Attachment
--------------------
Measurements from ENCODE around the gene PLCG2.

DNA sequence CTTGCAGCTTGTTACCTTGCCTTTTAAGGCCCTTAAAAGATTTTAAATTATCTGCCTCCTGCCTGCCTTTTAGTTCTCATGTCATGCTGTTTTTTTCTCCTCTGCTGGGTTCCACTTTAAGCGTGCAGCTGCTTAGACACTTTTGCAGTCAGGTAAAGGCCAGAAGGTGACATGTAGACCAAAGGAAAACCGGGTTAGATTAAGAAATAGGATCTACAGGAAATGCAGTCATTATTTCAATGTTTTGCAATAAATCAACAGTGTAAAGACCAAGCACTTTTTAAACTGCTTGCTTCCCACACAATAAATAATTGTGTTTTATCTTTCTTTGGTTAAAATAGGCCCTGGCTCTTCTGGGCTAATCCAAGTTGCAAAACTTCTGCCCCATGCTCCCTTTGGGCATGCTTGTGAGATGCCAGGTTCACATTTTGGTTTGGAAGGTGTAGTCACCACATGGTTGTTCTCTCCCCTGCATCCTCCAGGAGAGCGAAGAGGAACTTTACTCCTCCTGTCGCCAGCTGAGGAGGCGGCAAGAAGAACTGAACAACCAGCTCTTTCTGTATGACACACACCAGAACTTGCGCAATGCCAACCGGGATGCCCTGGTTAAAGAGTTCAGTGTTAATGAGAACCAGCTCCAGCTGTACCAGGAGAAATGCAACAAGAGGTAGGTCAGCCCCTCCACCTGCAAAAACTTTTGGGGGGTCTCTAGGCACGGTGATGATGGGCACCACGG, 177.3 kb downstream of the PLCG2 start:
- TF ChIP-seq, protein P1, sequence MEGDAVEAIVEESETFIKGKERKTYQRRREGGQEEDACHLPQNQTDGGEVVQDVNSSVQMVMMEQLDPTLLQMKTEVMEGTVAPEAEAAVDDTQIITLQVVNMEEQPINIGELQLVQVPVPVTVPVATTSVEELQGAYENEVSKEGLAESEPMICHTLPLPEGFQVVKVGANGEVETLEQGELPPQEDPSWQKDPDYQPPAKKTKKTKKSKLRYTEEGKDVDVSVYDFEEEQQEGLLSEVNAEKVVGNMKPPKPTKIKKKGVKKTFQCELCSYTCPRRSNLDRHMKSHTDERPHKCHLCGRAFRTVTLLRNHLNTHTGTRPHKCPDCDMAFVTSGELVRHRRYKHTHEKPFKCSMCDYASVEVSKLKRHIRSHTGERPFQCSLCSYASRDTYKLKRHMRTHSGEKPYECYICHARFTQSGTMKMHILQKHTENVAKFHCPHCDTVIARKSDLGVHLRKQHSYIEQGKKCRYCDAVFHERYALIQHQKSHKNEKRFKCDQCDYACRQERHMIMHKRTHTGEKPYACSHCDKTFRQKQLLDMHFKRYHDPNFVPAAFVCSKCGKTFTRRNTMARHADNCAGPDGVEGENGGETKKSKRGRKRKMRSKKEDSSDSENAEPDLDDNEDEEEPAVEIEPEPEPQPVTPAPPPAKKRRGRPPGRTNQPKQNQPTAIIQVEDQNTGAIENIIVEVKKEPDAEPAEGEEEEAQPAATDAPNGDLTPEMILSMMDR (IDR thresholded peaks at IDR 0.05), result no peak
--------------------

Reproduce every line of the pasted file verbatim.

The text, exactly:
Measurements from ENCODE around the gene PLCG2.

DNA sequence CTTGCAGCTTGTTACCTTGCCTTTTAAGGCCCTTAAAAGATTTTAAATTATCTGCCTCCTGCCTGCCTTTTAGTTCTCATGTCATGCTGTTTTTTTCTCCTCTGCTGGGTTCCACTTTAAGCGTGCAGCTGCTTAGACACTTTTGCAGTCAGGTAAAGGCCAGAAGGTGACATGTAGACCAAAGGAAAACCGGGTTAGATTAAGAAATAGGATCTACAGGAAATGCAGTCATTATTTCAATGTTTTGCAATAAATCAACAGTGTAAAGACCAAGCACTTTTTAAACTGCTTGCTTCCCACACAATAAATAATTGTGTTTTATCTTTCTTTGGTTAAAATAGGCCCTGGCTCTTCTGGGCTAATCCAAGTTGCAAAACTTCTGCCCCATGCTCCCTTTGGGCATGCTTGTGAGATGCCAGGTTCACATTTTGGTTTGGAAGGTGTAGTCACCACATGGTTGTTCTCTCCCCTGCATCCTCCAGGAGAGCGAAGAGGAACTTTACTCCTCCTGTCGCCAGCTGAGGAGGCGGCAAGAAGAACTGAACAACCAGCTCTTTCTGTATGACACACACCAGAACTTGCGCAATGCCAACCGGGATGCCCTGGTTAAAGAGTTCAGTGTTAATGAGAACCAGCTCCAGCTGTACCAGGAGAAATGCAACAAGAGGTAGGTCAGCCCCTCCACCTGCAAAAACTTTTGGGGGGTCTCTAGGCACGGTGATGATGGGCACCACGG, 177.3 kb downstream of the PLCG2 start:
- TF ChIP-seq, protein P1, sequence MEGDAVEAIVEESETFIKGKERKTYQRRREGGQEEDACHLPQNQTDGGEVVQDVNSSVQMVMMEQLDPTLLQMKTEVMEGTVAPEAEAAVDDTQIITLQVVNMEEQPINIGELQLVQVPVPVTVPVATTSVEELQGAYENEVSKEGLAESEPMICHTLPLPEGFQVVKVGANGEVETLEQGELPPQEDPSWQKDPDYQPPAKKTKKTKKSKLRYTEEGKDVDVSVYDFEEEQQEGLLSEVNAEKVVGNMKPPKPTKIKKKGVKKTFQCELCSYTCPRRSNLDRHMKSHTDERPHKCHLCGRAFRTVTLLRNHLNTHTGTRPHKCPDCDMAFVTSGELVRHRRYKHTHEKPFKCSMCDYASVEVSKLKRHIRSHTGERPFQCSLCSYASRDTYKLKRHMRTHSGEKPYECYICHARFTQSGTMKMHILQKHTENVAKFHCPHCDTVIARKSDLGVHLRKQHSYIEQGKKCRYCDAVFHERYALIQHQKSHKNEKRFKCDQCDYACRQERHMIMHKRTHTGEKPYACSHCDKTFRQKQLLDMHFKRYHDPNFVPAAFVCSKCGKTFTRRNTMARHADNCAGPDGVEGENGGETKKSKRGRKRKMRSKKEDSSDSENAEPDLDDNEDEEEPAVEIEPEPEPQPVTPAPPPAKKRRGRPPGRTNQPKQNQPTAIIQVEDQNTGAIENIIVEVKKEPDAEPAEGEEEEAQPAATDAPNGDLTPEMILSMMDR (IDR thresholded peaks at IDR 0.05), result no peak